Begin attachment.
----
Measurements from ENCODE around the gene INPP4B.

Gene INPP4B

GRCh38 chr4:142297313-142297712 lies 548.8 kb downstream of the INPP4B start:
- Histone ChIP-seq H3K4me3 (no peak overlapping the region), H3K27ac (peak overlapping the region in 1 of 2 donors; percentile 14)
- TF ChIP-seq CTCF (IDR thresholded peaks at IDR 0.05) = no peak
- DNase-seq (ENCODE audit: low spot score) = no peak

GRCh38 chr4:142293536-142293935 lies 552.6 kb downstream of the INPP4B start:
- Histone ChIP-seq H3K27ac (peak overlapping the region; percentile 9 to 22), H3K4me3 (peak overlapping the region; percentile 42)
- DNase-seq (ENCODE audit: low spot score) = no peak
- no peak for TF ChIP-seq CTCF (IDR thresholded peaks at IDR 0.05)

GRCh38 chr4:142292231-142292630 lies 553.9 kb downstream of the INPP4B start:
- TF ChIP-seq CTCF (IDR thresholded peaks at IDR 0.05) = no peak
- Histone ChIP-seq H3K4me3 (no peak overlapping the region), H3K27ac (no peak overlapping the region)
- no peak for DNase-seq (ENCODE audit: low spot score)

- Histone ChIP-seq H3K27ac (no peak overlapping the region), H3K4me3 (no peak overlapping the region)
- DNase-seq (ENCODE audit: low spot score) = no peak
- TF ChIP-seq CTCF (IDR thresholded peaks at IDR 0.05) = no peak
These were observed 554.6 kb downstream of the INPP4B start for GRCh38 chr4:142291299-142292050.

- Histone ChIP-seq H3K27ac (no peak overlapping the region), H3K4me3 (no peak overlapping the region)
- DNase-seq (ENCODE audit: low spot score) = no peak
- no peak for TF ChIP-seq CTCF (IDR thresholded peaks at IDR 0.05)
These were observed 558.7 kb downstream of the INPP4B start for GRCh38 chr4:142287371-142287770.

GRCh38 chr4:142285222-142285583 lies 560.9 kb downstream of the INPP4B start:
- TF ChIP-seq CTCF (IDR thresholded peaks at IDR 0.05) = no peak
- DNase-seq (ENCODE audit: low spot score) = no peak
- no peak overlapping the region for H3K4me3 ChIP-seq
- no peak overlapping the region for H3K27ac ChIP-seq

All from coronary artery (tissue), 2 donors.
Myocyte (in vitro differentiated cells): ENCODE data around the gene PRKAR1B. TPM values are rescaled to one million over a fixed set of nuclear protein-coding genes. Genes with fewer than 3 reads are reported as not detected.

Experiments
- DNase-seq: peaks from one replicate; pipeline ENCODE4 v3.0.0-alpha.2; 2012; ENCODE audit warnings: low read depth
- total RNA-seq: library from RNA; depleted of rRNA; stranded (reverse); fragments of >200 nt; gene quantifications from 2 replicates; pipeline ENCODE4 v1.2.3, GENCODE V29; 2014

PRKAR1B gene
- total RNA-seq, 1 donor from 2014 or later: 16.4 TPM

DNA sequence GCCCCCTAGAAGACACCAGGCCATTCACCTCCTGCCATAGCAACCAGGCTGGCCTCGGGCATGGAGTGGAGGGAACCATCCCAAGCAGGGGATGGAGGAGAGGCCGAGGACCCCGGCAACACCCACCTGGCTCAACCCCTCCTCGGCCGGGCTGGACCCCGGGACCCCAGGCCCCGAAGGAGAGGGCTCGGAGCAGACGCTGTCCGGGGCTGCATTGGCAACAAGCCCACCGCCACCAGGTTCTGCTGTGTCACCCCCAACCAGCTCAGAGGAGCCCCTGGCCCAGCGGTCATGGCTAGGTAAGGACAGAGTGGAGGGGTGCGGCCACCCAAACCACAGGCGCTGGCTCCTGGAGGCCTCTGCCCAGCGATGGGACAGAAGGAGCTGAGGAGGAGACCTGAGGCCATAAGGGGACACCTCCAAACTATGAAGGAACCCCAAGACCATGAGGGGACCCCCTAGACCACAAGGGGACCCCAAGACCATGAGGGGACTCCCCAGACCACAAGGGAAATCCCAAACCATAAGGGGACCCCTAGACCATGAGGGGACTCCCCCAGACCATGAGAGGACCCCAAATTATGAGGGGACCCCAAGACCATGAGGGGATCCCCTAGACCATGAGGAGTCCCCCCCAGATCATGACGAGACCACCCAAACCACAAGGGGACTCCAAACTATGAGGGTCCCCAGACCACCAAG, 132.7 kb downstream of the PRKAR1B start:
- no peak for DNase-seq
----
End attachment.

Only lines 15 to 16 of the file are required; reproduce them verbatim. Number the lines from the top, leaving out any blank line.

- Histone ChIP-seq H3K27ac (no peak overlapping the region), H3K4me3 (no peak overlapping the region)
- DNase-seq (ENCODE audit: low spot score) = no peak